Let $\mathscr{C}$, $\mathscr{D}$, and $\mathscr{E}$ be (infinity) categories, and assume we're given a Cartesian diagram: $\require{AMScd}$ \begin{CD} \mathscr{C} \times_{\mathscr{E}} \mathscr{D} @>\operatorname{pr}_1>> \mathscr{D}\\ @V \operatorname{pr}_2 V V @VV \varphi V\\ \mathscr{C} @>>\psi> \mathscr{E} \end{CD} Now let $\mathbf{C}$ be some other cocomplete infinity category and let $F: \mathscr{D} \to \mathbf{C}$ be a functor.

Since $\mathbf{C}$ is cocomplete, we can consider the left Kan extension $\varphi_!(F)$ of $F$ along $\varphi$. By definition, $\varphi_!$ is the left adjoint of the restriction functor $$\varphi^*: \operatorname{Fun}(\mathscr{E},\mathbf{C}) \longrightarrow \operatorname{Fun}(\mathscr{D},\mathbf{C}),$$ where $\operatorname{Fun}(-,-)$ denotes the category of functors between two categories. Similarly, we can consider the left Kan extension $(\operatorname{pr}_2)_!(\operatorname{pr}_1)^*(F)$ of the pullback of $F$ to the fiber product along $\operatorname{pr}_2$.

By the universal property of left Kan extensions, there is a natural transformation $$\beta_F:(\operatorname{pr}_2)_!(\operatorname{pr}_1)^*(F) \longrightarrow \psi^* \varphi_!(F)$$ and I would like to know if there are reasonable conditions we can put on the categories and functors involved so that $\beta_F$ is an isomorphism. Probably this doesn't always hold, but my hope is that there are some nice situations in which it does.

  • $\begingroup$ I believe a natural isomorphism of this form is known not for pullback squares (“cartesian” in French parlance) but rather for comma squares (sometimes, but wrongly, called lax pullbacks). Actually this is one of the axioms for derivators. $\endgroup$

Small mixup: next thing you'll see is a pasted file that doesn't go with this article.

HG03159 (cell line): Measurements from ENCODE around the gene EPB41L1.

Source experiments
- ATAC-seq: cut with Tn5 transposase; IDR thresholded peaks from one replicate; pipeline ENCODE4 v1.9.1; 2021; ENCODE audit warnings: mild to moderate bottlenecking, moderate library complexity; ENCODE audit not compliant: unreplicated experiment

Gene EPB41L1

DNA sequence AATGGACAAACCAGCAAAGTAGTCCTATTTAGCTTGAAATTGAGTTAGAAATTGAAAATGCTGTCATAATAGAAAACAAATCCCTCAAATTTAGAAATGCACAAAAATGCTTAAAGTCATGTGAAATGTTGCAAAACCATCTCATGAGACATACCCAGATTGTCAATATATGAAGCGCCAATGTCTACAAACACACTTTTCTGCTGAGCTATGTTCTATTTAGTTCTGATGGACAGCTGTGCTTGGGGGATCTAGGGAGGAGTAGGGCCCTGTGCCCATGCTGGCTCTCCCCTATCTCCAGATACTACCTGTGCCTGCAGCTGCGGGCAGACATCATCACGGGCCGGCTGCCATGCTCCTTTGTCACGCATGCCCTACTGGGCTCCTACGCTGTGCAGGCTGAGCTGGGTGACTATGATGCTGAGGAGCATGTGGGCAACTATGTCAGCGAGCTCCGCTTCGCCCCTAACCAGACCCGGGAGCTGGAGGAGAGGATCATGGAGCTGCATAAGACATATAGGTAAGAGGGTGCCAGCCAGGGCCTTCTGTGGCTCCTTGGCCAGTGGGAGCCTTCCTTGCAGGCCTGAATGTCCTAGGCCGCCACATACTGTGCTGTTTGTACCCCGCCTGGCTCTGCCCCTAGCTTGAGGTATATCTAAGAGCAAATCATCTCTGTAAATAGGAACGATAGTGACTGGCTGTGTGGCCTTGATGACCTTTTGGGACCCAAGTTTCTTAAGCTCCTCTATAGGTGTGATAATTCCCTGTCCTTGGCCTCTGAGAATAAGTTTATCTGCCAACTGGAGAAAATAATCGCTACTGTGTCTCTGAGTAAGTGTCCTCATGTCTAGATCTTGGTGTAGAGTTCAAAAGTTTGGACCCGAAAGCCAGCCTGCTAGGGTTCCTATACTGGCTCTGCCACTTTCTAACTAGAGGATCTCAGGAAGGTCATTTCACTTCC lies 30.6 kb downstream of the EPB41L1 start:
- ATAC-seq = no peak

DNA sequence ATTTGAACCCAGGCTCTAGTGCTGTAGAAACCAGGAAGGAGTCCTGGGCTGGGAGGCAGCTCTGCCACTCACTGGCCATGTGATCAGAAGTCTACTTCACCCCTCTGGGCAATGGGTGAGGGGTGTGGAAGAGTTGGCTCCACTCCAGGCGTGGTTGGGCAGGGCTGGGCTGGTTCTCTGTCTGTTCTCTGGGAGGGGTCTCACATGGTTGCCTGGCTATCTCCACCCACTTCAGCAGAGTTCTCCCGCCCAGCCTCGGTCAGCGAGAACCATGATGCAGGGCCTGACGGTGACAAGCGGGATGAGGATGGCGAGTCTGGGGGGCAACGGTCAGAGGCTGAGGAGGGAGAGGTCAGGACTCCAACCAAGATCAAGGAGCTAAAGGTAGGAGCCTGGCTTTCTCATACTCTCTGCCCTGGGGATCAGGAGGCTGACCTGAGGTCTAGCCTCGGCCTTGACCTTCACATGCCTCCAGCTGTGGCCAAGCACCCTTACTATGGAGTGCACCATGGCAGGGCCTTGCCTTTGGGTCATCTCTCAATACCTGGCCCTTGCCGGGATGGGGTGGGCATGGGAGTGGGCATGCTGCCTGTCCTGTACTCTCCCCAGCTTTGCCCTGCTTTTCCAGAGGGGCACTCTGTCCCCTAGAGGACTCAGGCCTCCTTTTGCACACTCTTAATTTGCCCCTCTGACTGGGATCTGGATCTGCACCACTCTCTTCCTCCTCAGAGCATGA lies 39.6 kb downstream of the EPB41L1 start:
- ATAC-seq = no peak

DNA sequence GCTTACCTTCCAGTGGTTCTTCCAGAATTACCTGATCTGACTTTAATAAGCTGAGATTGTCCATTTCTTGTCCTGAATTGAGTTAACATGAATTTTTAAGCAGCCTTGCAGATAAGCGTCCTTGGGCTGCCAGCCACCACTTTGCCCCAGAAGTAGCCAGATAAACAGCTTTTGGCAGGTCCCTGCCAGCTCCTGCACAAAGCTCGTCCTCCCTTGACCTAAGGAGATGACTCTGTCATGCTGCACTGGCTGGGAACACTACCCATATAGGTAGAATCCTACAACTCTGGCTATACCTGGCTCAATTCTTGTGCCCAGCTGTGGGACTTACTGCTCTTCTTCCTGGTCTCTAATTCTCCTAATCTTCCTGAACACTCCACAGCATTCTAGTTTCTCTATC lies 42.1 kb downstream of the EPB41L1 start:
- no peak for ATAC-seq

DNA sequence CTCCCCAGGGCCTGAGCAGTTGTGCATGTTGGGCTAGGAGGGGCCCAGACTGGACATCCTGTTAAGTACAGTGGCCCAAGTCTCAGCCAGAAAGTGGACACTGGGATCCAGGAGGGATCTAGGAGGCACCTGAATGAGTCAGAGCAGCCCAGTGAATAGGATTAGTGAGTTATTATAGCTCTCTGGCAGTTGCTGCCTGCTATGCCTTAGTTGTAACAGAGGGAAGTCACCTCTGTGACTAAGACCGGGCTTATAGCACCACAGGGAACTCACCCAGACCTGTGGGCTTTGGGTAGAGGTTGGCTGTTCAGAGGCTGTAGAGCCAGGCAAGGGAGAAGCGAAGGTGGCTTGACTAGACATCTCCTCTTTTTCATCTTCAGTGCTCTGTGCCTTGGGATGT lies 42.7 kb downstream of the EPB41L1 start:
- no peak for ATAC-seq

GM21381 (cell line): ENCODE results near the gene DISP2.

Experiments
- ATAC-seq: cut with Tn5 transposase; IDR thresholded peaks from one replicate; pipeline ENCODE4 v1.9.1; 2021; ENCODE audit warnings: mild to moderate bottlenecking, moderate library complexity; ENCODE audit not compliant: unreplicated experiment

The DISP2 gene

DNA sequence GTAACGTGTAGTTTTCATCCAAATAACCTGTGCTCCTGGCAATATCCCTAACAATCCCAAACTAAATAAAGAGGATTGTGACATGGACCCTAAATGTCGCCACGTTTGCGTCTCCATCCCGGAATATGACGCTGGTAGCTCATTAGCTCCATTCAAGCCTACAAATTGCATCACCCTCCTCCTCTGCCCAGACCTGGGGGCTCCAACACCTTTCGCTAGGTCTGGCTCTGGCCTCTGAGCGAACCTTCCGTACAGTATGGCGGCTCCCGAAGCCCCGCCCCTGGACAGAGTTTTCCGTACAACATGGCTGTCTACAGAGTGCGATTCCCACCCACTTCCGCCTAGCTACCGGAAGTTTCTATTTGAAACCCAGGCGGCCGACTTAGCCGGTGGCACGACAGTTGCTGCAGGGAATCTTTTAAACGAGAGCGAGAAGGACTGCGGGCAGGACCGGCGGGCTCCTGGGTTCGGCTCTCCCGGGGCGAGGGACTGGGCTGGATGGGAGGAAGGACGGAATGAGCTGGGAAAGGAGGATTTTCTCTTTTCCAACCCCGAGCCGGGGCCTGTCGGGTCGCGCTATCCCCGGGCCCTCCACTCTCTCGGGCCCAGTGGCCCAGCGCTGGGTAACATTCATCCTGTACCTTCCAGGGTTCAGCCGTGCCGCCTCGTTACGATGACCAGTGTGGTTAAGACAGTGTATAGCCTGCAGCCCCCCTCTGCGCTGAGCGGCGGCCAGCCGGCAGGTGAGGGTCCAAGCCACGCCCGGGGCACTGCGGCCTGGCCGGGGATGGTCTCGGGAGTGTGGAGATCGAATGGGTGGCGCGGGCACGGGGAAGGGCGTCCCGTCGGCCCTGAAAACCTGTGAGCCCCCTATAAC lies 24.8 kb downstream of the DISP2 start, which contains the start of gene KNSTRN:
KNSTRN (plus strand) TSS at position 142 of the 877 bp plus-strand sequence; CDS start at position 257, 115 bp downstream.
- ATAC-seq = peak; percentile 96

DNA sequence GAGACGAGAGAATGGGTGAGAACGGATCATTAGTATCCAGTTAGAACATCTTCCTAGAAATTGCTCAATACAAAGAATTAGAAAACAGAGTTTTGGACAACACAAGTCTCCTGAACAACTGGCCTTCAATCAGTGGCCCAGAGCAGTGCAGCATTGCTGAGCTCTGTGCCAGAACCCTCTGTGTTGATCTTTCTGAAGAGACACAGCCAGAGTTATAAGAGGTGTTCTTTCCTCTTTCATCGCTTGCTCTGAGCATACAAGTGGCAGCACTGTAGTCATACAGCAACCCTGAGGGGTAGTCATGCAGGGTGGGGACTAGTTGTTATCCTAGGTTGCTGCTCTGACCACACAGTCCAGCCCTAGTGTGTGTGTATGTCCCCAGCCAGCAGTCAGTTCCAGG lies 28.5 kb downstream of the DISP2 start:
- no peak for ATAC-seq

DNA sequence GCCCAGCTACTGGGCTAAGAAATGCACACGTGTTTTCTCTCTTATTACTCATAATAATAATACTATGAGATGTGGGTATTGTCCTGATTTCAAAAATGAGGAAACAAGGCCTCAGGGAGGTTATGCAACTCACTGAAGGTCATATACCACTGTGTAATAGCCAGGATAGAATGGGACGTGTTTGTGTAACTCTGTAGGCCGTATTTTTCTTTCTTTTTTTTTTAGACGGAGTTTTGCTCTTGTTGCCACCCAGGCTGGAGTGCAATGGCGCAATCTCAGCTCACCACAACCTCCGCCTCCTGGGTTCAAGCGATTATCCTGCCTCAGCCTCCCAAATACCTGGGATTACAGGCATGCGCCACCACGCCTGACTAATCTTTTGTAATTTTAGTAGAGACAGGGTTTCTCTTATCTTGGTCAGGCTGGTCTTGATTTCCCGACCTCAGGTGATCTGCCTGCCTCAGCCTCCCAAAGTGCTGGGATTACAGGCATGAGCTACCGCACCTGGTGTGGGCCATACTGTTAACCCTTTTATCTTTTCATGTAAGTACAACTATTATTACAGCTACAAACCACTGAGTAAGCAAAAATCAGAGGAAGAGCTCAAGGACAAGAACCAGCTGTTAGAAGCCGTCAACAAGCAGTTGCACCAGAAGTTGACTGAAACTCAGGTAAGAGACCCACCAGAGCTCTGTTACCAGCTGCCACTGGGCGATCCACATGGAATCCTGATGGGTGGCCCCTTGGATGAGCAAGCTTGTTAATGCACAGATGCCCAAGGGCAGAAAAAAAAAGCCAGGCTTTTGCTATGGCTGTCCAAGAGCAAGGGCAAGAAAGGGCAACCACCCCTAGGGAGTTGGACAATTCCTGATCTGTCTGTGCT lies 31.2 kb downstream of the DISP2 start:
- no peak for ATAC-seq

– Zhen Lin
    Mar 5 at 6:21
  • $\begingroup$ @ZhenLin Thanks a bunch! Any chance you have a reference for this? I'm also slightly confused because aren't pullback squares special cases of comma squares? $\endgroup$
    – Exit path
    Mar 5 at 6:43
  • $\begingroup$ In the sense that in some degenerate cases, the pullback is also the comma category, yes. I don't have a reference. You can try chasing references from any source that proves that cocomplete $(\infty, 1)$-categories give rise to derivators. $\endgroup$
    – Zhen Lin
    Mar 5 at 6:52
  • $\begingroup$ @ZhenLin Great, thanks again for the clarification! $\endgroup$
    – Exit path
    Mar 5 at 7:05
  • $\begingroup$ It occurs to me that this must be proven in some form in the Riehl–Verity papers about ∞-cosmoi. But you will probably have to figure out how to express it in the language of Kan lifts... $\endgroup$
    – Zhen Lin
    Mar 5 at 7:09

1 Answer 1


I believe one set of conditions is for either $\varphi$ to be proper or $\psi$ to be smooth. The dual of this (using right Kan extensions rather than left Kan extensions) is proven by Cisinski in "Higher Categories and Homotopical Algebra", Theorem 6.4.13.

For completeness, a map between simplicial sets $p : X \to Y$ is said to be proper when pullback along any pullback of $p$ preserves final maps (right cofinal in Lurie's terminology). More precisely, $p$ is proper if for any pair of cartesian squares in the following form, if $f$ is final then $g$ is final: $\require{AMScd}$ \begin{CD} X'' @>g>> X' @>>> X\\ @V V V @V V V @V V p V \\ Y'' @>>f> Y' @>>> Y \end{CD}

A map is smooth just when its opposite is proper.

  • $\begingroup$ Nice, thanks! I believe this should also encompass the example of $\varphi$ being a coCartesian fibration as I wrote in the comments $\endgroup$
    – Exit path
    Mar 5 at 17:54
  • 4
    $\begingroup$ It would be helpful for the casual reader if you could add the definitions of "proper" and "smooth". I'm not familiar with the meanings of those words as applied to functors. $\endgroup$ Mar 5 at 19:00
  • $\begingroup$ @MikeShulman Good point! I've added such a definition. $\endgroup$ Mar 6 at 9:28

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